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Where is bone densitometry (DXA) available?
MultiCare Medical Imaging offers bone densitometry, also called DXA or DEXA imaging, at the MultiCare Auburn Health Center, MultiCare Auburn Medical Center, MultiCare Covington Clinic and MultiCare Gig Harbor Medical Park.
What is bone densitometry (DXA)?
Bone densitometry is a type of imaging that measures your bone mineral density. Bones that are not very dense are usually brittle and weak and are more likely to break. A number of conditions cause bone loss, such as osteoporosis, genetics or treatments for chronic diseases. DXA is commonly used to diagnose osteoporosis. It is also used for tracking the effects of bone building treatment and assessing an individual’s risk for developing fractures.
Bone density testing is strongly recommended if you:
- Are a post-menopausal woman
- Have estrogen deficiency
- Have a personal or maternal history of hip fracture
- Smoke tobacco
- Have an inactive lifestyle
- Use alcohol excessively
- Have low calcium intake
- Are thin, small boned, weighing less than 125
- Are a man with clinical conditions associated with bone loss
- Use medications that are known to cause bone loss
- Have long term steroid use
- Have type 1 diabetes, liver disease, kidney disease
- Have a family history of osteoporosis
- Have a thyroid condition, such as hyperthyroidism
- Have experienced a fracture after only mild trauma
- Have had x-ray evidence of vertebral fracture or other signs of osteoporosis
What can I expect during my bone density test?
For the test, you will lie down on a padded examining table. The hips and lower spine are the most common bones examined. The best part is that the scanning is painless.
How should I prepare?
Please arrive to your exam 10 to 15 minutes early to fill out paperwork. DXA examinations do not require any special preparation. You may eat and drink normally.
Please avoid wearing clothing with metal buttons or zippers for your examination. A loose fitting outfit with an elastic waist is best. You will be asked to remove all metal from around the waist prior to your exam.
Please advise our staff at the time of scheduling if you have had any of the following studies, as they may affect the results of the DXA examination:
- Recent barium studies
- Nuclear Medicine studies
- Studies involving IV or oral contrast
For your safety and the safety of your children, please make arrangements for someone to care for your children during your scheduled appointment time. If you are unable to find care for them, please call and reschedule your appointment.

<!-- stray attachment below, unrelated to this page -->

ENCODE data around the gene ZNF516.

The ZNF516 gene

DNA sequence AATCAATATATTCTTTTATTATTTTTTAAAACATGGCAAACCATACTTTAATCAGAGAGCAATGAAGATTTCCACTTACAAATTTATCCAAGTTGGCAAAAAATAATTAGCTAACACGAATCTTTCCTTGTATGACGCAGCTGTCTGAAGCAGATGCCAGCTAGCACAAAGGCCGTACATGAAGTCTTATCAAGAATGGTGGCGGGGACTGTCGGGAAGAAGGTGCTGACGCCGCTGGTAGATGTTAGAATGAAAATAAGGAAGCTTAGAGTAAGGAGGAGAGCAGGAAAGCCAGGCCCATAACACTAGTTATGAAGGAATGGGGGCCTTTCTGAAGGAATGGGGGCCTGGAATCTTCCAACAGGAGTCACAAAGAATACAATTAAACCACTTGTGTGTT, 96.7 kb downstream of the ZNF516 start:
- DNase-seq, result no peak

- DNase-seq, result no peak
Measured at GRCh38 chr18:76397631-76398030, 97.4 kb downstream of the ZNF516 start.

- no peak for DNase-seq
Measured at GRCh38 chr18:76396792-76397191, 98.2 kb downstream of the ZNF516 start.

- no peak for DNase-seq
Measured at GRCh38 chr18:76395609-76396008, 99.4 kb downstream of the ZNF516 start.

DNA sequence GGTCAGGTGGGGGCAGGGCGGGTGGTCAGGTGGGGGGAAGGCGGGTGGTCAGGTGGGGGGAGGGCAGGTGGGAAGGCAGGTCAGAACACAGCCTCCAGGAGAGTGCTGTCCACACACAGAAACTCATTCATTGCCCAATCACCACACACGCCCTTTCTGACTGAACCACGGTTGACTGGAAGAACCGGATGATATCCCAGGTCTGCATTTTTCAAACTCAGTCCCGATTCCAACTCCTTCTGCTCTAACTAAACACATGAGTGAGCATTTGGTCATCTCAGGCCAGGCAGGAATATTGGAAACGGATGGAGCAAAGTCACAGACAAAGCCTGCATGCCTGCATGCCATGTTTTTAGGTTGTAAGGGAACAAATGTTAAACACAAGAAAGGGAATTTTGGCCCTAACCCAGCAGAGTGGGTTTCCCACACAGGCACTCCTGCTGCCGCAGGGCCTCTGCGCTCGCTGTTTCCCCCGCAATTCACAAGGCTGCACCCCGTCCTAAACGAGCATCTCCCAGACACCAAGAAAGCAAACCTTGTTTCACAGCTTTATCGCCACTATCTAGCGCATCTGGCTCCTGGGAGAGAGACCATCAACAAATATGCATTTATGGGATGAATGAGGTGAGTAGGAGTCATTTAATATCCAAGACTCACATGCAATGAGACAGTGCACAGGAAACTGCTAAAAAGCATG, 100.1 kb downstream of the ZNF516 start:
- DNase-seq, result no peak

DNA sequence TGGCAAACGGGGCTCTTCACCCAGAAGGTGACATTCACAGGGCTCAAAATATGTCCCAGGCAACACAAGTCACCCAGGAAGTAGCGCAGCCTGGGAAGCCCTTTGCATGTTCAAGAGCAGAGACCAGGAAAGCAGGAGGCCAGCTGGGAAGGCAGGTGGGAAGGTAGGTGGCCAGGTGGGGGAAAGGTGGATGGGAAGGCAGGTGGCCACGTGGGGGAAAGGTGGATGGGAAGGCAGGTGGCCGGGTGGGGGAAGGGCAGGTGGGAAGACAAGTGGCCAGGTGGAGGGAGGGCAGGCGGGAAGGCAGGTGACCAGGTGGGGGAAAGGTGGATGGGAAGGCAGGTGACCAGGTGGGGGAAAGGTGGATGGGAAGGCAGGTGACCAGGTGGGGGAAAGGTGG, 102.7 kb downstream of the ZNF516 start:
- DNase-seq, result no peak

Do not take calcium supplements 24 hours prior to the examination
Calcium can be found in multi-vitamins and antacids. It is important that you be cognizant of how much calcium, in supplemental form, you take. However, dairy products are acceptable.
How long will the test take?
The scan usually takes 15-20 minutes.
Your study results
Results of your test are compared to a reference population based on your age, weight, height, sex and ethnic background. The test may be repeated to determine your rate of bone loss or the effect of treatment over time.
The results will be sent to your health care provider. Please contact your health care provider to review the results.
Facts about Osteoporosis
*Statistics provided by: National Osteoporosis Foundation/ World Health Organization
- The average primary care doctor sees 54 women a week over the age of fifty. On average, of these 54 women, 30 percent have osteoporosis.
- The average number of patients diagnosed with osteoporosis per week per primary care physician is only one.
- A Gallup Survey of Women ages 45 - 75 indicates that three out of four have never spoken to a doctor about osteoporosis.
- 28 million people have osteoporosis in this country and most don't know it.
- Osteoporosis leads to 1.5 million fractures each year. $18 billion dollars is spent on treating those fractures.
- Patients' risk of osteoporotic fracture is greater than their combined risk for heart attack, stroke, breast cancer, uterine cancer and ovarian cancer
- The risk of death from osteoporosis in women equals the risk of death from breast cancer.
- 50 percent of women over age fifty will have some type of osteoporotic fracture in their lifetime.
- 50 percent of the people suffering an osteoporotic hip fracture won't walk again.
- 20 percent of the people suffering a hip fracture die within one year.
- Almost half of women 65 and older suffering an osteoporotic fracture of the hip die within the first year.
- 250 million women worldwide have osteoporosis now.
- By the year 2020, the number of women affected is projected to double.
- Bone mineral density (BMD) testing is the only practical way to detect low bone mass.